Kt (meowkat) wrote in knitting,
Kt
meowkat
knitting

Sunny days, sweeping the clouds away...

FO: My fist Sweater! "Sesame" a striped cardigan from magknits.com, in Knitpicks Andean Silk



My sweater likes to recline on the futon...

And an action shot:


Project Stats:
Pattern: Magknits' Sesame by Melissa Wherle
Size: 22" length, 36" bust
Yarn: Knitpicks Andean Silk in colors 'Slate' (6 balls) and 'Lettuce' (5 balls)
Needles: US 5
Start Date: January 10th
Finish Date: March 9th (with about 10 days in between spent on other projects)

Project notes:
On the pattern: It's a heck of a lot of stockinette knit flat... but it's definitely something I will wear a lot so I'm happy I chose this pattern. I think it's a great first sweater pattern for an intermediate knitter who's been putting off making a sweater. I wouldn't recommend it for an absolute beginner simply because a lot of the details aren't spelled out you. (For example, the pattern often has instructions like 'inc/dec on __ edge' leaving the knitter to choose which increases & decreases you want to use.) Pretty much, if you're comfortable making some knitting decisions and keeping track of things like the color changes, then it's a pretty easy pattern to follow. I'll also note there's quite a bit of seaming involved with this one, so it helps to get comfortable doing mattress stitch before diving into it.

Yarn notes: I really liked working with Andean Silk and the climate in Vermont is appropriate for a warmer yarn choice. It is a light worsted weight and Sesame is written for a DK weight, so I went down one needle size from suggested and was able to get pretty close to row gauge, but made sure to keep checking as the project progressed. I made no changes from the instructions on the back and front pieces. The sleeves seemed to be getting a bit wide, so I checked my gauge and seamed one up and tried it on, and decided to eliminate one increase and spread out the last three increases to every 10-11sts instead of every 8sts. I also shortened the collar, eliminating the last gray stripe, partially because I wanted to make sure I had enough yarn for a gray button band. There probably would've been just enough to do the full collar, but it would be close. I would definitely recommend getting an extra ball of the pattern's "color A" for anyone looking to make "Sesame" in Andean Silk.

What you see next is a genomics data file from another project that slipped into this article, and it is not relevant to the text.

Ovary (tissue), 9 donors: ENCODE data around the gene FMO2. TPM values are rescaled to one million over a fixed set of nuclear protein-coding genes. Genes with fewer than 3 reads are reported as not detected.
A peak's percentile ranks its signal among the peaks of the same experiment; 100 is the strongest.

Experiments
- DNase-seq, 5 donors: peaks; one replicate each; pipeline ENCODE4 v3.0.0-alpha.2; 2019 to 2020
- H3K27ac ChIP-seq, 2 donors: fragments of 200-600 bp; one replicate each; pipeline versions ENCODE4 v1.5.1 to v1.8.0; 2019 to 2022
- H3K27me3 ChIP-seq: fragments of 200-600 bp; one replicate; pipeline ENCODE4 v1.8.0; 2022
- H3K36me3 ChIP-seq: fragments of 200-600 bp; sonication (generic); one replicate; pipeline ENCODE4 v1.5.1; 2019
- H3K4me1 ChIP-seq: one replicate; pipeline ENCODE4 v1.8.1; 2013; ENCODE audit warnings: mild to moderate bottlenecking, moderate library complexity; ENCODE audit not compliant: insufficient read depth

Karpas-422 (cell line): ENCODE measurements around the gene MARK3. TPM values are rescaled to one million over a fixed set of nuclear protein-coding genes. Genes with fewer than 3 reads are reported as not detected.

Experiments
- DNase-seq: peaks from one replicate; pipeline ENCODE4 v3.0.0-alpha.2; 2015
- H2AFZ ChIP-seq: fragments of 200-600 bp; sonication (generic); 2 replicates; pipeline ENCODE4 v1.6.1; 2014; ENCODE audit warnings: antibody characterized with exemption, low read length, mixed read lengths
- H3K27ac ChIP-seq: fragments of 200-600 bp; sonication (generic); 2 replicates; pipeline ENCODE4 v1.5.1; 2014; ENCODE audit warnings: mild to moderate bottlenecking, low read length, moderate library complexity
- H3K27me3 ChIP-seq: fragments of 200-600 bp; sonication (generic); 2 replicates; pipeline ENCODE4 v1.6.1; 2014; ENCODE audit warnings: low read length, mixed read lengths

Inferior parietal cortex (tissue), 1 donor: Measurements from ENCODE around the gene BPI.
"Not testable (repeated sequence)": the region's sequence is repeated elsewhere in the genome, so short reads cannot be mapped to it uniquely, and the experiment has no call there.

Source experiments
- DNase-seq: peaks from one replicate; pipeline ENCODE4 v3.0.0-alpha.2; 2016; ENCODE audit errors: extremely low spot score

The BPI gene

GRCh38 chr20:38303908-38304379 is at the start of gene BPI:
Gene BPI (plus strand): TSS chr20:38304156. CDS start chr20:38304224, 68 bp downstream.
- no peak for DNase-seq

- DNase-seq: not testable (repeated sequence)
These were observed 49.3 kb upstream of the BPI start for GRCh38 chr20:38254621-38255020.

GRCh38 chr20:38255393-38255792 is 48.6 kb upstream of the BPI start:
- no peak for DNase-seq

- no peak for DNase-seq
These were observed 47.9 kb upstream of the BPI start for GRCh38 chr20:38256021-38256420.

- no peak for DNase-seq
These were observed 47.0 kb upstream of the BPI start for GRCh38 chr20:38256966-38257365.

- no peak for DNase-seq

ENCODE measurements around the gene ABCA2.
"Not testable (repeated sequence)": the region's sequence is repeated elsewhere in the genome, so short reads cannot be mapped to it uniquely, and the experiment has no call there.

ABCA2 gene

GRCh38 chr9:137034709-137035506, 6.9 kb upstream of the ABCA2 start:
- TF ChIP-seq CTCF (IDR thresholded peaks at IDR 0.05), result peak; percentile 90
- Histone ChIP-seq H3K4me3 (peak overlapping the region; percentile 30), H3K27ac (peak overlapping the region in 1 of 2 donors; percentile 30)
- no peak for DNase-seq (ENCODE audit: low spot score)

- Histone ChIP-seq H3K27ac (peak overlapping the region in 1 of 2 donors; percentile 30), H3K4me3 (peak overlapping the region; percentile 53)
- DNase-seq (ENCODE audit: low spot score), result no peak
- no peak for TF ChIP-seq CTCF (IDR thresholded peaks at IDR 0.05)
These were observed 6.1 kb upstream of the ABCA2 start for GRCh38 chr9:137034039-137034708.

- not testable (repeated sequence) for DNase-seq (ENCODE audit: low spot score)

Some knitting/finishing choices, not specified in the pattern:
For the color changes in the k2p2 ribbing I either knit or purled across the color change row so that the purls wouldn't show the color change on the side facing out. (Note: for the cuffs this means a row of knit sts across the wrong side of the sleeve cause they're flipped over!) I took a finishing class that happened to be offered at my LYS (Kaleidescope Yarns) last month and applied a bit of what I learned. I placed increases/decreases one stitch in from the edge to make seaming easier and substituted short row shaping and a 3-needle bind off for the shoulders. Another tip from the class was to seam in the direction that you knit and end in the armpit to hide any mis-matched edges. So I seamed from the cuff up the sleeves, then the front and back from the bottom up, then set in the sleeves.

Other modifications:
The only other change I made was the button band. With a smaller collar I picked up less stitches and I also had trouble finding 1 3/8” buttons I liked, so I went with some a bit smaller (1/8"). To figure out where to place the button holes, I estimated about where I wanted to place the first one, then started working a buttonhole to see how many sts I'd need for each one (6 in my case). Then I did some math: you've got 7 button holes, 6 'between buttonhole' sections and 2 'edge' sections. To get the number of stitches between buttonholes, take [total # sts - (7x buttonhole sts) - (2x edge sts )] divided by 6. In my case it was [126sts - (7 x 6sts) - (2x 6sts)] /6 = 12. It worked out evenly for me, but if it didn't, I'd change the number of stitches on one of the edges. (I also only really sewed on 6 buttons, and didn't put any decoratively on the other side of the collar, like the original.)

That's it. Hope some of these notes might be helpful to anyone else using this pattern, and maybe it inspires a few more knitters to take the plunge into a sweater project. It's a great feeling after all that work to have something I really like and fits well! :)
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